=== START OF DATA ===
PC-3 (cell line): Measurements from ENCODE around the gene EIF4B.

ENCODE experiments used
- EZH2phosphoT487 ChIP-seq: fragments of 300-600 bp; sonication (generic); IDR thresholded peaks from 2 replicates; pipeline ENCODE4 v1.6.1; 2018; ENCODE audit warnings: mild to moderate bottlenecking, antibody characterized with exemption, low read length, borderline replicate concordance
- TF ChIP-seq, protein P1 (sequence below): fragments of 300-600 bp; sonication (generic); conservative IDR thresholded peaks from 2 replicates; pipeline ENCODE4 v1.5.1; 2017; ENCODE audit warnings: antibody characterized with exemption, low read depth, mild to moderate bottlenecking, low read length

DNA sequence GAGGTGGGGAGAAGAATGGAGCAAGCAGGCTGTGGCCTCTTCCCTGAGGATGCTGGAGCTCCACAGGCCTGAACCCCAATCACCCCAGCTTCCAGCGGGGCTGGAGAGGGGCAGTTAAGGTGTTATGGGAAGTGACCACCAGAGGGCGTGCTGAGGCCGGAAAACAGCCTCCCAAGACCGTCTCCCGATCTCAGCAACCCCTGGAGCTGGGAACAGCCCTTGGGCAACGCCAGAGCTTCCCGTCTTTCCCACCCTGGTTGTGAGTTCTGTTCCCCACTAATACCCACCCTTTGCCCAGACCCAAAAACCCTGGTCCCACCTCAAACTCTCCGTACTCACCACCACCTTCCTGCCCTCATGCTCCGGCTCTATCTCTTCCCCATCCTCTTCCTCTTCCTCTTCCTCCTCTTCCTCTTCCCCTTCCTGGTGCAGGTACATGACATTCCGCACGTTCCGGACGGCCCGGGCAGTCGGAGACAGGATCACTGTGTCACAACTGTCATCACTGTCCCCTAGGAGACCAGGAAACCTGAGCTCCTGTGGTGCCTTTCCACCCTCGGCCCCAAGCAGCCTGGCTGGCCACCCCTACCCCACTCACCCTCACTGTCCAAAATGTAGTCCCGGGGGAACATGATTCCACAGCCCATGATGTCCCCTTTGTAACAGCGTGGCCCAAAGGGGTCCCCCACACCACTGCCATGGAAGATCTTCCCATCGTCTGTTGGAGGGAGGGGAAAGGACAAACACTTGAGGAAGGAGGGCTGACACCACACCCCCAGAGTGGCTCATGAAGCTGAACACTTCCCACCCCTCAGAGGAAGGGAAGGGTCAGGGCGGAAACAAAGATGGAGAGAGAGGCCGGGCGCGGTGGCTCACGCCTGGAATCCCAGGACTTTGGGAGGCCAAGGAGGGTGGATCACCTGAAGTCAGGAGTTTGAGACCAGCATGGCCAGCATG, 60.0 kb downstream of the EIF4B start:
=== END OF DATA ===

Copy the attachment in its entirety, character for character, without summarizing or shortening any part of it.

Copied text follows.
PC-3 (cell line): Measurements from ENCODE around the gene EIF4B.

ENCODE experiments used
- EZH2phosphoT487 ChIP-seq: fragments of 300-600 bp; sonication (generic); IDR thresholded peaks from 2 replicates; pipeline ENCODE4 v1.6.1; 2018; ENCODE audit warnings: mild to moderate bottlenecking, antibody characterized with exemption, low read length, borderline replicate concordance
- TF ChIP-seq, protein P1 (sequence below): fragments of 300-600 bp; sonication (generic); conservative IDR thresholded peaks from 2 replicates; pipeline ENCODE4 v1.5.1; 2017; ENCODE audit warnings: antibody characterized with exemption, low read depth, mild to moderate bottlenecking, low read length

DNA sequence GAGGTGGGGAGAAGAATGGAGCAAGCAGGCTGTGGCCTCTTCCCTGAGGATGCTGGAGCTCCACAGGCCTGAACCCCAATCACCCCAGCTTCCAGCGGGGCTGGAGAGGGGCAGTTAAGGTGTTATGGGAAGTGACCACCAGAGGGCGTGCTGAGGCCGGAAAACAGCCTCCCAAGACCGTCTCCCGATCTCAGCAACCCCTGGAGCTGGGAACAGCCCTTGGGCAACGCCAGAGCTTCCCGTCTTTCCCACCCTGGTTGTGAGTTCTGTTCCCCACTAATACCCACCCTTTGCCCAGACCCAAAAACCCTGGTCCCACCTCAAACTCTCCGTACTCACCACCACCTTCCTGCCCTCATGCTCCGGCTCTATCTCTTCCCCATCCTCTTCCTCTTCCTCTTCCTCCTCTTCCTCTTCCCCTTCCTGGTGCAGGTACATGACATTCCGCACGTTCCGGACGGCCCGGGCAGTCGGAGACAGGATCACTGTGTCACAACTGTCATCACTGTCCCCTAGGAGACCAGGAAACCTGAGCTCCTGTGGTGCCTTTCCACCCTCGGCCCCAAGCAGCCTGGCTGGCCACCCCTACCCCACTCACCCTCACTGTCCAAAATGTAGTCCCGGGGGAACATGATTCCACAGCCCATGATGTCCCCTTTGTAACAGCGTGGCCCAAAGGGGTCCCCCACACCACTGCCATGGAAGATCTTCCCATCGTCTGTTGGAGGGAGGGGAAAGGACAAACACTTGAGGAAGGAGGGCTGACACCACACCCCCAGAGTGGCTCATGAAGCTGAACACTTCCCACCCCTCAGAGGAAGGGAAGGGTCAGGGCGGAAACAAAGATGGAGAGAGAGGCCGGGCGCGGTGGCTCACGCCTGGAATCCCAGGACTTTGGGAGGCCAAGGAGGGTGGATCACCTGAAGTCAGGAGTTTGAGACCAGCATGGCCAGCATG, 60.0 kb downstream of the EIF4B start: